SAG’s toppers have launched their push to persuade the guild’s 120,000 members to give them permission to divorce AFTRA.
In an email last week, leaders of the Screen Actors Guild asked for a yes vote on ditching the guild’s 27-year-old Phase 1 joint bargaining agreement with AFTRA after a “frustrating” effort to change the pact that’s lasted more than a year.
“Phase I isn’t working for SAG members now,” said prexy Alan Rosenberg, secretary-treasurer Connie Stevens and national exec director Doug Allen. “We need to start over with a clean slate, to negotiate a new joint strong bargaining relationship with AFTRA, to make sure we get fair new-media compensation for actors.”
SAG’s beef with AFTRA stems from the latter’s refusal to reduce its 50-50 participation on the negotiating committees for film-TV and on commercials — despite accounting for less than 10% of the earnings. In addition, SAG complained that AFTRA has been offering producers cheaper contracts in basic cable with up to 15 free exhibition days; it also cited last year’s six-year renewal agreement for Nickelodeon, which allows for free Internet streaming.
“These problems are made worse by the fact that AFTRA has refused to share contract information with SAG despite our mutual obligation to do so under the Phase I joint bargaining agreements and other resolutions binding both unions,” the letter said.
The letter, however, also left the door open for a SAG-AFTRA merger. The unions tried to merge in 1999 and 2003, but both combos were voted down by SAG members.
“Our best chance for uniting all actors in one union will comes if we work out our differences with AFTRA, not if we let AFTRA ignore them,” it said.
SAG’s board approved the measure seeking a split from AFTRA on Jan. 12, with ballots to be sent out Feb. 15 and due back by March 31. The American Federation of Television & Radio Artists has condemned SAG’s move as “divisive, destructive and clearly not in the best interest of performers in either union” and blasted its proponents as “radical.”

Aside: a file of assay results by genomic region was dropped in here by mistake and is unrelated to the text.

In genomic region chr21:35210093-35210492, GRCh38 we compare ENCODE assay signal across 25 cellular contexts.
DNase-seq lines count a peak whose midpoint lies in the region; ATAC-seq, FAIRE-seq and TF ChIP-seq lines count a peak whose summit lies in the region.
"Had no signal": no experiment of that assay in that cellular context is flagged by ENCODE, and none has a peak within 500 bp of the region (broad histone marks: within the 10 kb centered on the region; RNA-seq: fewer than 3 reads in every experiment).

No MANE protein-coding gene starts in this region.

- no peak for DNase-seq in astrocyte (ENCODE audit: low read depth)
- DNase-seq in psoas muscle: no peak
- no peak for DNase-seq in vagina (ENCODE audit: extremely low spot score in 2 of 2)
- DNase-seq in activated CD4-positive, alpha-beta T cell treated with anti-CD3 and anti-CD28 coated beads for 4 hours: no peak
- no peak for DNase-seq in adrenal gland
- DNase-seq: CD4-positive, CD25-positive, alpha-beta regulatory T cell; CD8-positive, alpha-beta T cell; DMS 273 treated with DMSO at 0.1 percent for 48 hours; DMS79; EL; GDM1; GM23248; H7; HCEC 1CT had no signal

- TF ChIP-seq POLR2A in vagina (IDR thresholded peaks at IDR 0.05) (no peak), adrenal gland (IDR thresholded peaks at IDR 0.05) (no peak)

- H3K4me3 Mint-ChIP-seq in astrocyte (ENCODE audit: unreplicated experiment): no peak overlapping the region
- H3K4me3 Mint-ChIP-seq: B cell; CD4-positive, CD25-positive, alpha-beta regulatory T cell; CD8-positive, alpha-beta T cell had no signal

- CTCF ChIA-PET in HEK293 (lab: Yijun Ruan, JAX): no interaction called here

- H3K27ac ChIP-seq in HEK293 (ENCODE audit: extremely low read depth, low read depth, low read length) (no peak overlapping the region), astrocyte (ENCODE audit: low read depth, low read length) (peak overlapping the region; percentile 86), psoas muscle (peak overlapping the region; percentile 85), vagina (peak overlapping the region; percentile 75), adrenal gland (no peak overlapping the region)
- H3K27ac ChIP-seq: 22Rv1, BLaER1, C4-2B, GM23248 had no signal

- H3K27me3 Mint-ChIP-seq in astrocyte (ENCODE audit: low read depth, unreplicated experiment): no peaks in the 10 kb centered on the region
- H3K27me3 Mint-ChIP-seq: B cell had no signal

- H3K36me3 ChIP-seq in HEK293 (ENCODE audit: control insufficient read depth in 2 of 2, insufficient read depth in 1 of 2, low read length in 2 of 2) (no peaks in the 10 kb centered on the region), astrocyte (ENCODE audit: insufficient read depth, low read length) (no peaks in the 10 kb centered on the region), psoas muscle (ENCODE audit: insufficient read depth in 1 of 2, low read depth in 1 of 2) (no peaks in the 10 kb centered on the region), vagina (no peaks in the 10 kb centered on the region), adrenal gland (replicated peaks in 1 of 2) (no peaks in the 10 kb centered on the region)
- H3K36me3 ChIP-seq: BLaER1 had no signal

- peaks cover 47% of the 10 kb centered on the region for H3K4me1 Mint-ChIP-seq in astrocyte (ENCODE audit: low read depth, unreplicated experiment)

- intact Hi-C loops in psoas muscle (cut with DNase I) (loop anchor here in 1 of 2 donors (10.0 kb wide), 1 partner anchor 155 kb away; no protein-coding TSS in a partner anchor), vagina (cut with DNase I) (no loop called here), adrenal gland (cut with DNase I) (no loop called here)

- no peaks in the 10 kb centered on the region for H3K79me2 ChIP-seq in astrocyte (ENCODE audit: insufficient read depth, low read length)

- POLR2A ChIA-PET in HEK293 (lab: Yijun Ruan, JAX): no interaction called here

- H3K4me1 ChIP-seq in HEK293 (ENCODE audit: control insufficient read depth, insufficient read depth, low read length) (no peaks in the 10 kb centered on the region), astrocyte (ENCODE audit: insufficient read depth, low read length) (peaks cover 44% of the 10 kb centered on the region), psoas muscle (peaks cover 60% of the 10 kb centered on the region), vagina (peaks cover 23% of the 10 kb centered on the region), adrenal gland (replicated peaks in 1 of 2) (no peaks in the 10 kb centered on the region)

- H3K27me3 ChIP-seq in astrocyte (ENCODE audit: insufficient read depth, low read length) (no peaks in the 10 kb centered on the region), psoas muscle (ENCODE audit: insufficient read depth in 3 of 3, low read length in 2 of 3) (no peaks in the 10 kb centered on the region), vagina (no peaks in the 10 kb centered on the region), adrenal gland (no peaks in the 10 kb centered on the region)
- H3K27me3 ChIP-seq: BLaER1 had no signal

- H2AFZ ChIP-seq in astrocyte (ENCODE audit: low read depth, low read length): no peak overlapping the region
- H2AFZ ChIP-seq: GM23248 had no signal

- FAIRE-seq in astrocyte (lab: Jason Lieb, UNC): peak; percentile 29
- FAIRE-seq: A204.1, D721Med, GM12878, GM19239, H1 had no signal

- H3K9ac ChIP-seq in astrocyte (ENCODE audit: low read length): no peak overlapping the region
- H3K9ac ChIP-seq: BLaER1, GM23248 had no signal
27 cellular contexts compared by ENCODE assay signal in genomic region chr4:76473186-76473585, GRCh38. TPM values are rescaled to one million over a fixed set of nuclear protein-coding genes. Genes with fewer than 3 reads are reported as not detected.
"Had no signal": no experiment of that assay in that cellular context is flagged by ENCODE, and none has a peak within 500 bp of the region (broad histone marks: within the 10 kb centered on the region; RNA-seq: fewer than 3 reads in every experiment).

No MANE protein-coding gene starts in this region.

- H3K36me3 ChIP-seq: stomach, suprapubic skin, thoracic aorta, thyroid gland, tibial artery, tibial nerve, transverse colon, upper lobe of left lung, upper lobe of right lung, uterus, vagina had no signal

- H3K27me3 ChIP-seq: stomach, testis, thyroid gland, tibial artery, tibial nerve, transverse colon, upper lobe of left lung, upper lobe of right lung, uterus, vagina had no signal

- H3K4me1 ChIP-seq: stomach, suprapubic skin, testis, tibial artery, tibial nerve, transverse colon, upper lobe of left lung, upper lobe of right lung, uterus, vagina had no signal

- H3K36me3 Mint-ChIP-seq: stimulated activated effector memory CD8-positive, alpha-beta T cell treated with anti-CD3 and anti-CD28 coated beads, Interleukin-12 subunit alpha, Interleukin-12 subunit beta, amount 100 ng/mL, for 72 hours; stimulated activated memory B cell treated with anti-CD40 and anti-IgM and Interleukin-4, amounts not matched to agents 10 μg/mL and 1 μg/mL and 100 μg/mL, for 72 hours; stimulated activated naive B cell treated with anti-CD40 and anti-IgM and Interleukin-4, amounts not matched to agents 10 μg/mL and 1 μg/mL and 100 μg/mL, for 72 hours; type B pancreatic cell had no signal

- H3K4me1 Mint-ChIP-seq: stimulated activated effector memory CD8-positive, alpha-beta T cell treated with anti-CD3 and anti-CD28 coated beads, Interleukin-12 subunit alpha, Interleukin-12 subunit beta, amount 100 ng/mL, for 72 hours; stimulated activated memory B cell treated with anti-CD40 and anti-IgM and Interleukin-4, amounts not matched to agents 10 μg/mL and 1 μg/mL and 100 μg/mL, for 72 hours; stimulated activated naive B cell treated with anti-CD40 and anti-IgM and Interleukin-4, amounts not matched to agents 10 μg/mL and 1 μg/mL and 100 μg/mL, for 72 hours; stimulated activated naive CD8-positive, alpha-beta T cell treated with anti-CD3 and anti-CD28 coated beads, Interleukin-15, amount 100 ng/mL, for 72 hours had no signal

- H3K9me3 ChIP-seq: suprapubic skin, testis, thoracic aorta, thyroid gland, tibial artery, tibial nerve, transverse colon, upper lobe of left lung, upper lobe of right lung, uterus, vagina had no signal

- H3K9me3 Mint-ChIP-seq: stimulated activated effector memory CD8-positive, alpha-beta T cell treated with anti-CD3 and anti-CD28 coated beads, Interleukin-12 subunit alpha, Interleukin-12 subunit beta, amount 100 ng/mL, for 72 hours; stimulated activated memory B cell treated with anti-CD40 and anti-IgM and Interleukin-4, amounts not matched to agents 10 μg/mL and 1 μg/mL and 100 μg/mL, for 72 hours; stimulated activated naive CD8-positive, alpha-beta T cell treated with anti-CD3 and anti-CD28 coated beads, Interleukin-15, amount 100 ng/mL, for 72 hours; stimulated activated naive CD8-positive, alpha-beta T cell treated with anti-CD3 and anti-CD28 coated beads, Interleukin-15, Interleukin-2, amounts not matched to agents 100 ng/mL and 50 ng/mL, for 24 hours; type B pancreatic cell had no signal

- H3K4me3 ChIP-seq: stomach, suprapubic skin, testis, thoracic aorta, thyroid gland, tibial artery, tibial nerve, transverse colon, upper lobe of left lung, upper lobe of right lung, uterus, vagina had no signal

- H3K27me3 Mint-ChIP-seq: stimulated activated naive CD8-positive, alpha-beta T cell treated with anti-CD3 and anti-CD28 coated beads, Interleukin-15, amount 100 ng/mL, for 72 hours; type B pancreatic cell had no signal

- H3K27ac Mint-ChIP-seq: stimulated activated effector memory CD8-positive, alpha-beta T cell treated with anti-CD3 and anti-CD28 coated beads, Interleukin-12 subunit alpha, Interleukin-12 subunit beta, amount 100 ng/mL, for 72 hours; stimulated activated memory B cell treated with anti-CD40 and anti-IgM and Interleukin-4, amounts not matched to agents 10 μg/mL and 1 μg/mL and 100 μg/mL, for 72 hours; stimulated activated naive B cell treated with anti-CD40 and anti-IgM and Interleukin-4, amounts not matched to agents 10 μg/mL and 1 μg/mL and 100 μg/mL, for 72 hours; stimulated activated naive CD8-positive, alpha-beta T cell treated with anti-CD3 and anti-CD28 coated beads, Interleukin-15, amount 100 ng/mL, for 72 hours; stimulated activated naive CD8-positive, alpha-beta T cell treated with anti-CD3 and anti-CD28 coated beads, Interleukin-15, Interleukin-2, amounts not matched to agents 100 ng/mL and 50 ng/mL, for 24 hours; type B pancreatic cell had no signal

SAG has 120,000 members while AFTRA has 70,000. About 40,000 thesps are dual cardholders.
Should SAG members approve the referendum, the guild would be able to act in accord with a recent resolution passed by its board in three areas: SAG would move to bargain on all contracts covering actors; bargaining committees would be revamped to reflect each union’s earnings in that sector; and neither union could lowball contract terms unless both agreed to do so.
Should AFTRA not comply, that would open the door for each union to negotiate its new film-TV contract separately with the Alliance of Motion Picture & Television Producers. The current pact expires June 30.
The start date for the SAG-AFTRA talks has not been set, but fears have arisen that SAG may strike since it is more closely aligned with the Writers Guild of America than any other Hollywood union and its members have been supportive of the writers throughout their 12-week strike.
The move by SAG’s national board to send out a referendum was approved solely by the Hollywood reps, who have about 60% of the board seats. The initiative to end Phase I has been opposed by New York and regional reps, who tend to take a far more moderate stance.
In response to the letter, New York SAG president Sam Freed said, “The members that I talked to are astounded that SAG wants to sever our relationship with AFTRA, particularly before negotiations.”
New York board member Sue-Anne Morrow predicted the measure will lose.
“I have no doubt that Doug Allen will put a lot of effort, and a lot of the members’ dues money, into selling this plan to the members. I also have no doubt that the members are going to vote no on this referendum. Our members are far too smart to go along with anything that will destroy Phase 1 and pit us against AFTRA in all of our most important contract negotiations in 2008.”